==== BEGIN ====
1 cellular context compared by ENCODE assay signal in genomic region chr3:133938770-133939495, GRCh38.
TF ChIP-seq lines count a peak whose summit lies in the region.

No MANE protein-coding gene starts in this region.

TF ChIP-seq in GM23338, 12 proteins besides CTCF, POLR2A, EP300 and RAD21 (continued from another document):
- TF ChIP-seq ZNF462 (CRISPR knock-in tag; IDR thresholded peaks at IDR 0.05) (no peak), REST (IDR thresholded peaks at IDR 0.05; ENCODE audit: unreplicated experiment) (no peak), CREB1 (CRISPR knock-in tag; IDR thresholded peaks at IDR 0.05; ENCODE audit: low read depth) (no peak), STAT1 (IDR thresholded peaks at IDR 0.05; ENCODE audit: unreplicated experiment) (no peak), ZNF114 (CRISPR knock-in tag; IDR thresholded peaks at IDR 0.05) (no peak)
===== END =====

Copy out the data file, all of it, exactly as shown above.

1 cellular context compared by ENCODE assay signal in genomic region chr3:133938770-133939495, GRCh38.
TF ChIP-seq lines count a peak whose summit lies in the region.

No MANE protein-coding gene starts in this region.

TF ChIP-seq in GM23338, 12 proteins besides CTCF, POLR2A, EP300 and RAD21 (continued from another document):
- TF ChIP-seq ZNF462 (CRISPR knock-in tag; IDR thresholded peaks at IDR 0.05) (no peak), REST (IDR thresholded peaks at IDR 0.05; ENCODE audit: unreplicated experiment) (no peak), CREB1 (CRISPR knock-in tag; IDR thresholded peaks at IDR 0.05; ENCODE audit: low read depth) (no peak), STAT1 (IDR thresholded peaks at IDR 0.05; ENCODE audit: unreplicated experiment) (no peak), ZNF114 (CRISPR knock-in tag; IDR thresholded peaks at IDR 0.05) (no peak)